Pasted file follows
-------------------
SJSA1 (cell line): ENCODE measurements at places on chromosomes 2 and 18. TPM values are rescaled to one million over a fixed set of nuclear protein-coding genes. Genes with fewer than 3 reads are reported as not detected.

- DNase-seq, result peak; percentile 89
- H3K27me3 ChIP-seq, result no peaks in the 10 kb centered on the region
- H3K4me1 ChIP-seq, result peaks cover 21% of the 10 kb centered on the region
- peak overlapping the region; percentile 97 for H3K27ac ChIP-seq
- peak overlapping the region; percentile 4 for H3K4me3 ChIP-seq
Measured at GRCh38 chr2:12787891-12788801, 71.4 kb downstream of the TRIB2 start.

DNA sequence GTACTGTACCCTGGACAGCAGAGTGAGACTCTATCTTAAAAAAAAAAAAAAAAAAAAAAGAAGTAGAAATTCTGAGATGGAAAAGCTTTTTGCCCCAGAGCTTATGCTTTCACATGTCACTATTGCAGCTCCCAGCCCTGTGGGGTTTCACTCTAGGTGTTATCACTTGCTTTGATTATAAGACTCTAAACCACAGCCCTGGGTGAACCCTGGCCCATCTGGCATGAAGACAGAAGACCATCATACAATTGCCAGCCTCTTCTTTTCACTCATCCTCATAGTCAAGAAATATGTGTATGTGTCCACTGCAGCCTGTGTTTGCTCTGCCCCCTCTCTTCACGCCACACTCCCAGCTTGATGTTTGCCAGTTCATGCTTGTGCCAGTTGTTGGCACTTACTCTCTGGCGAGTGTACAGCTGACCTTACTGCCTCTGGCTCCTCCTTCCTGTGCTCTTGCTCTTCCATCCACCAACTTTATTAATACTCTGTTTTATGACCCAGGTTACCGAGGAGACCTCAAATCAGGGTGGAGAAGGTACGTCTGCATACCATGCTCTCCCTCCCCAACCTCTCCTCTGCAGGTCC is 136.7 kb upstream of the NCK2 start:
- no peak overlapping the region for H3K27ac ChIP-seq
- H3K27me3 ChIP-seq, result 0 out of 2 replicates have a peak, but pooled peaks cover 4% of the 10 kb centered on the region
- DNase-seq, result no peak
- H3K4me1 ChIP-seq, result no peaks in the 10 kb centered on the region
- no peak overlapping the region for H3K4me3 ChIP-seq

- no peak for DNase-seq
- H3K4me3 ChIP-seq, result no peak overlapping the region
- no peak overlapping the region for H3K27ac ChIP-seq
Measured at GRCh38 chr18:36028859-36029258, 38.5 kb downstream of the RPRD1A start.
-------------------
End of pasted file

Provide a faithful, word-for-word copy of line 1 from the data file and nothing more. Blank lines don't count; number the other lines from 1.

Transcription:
SJSA1 (cell line): ENCODE measurements at places on chromosomes 2 and 18. TPM values are rescaled to one million over a fixed set of nuclear protein-coding genes. Genes with fewer than 3 reads are reported as not detected.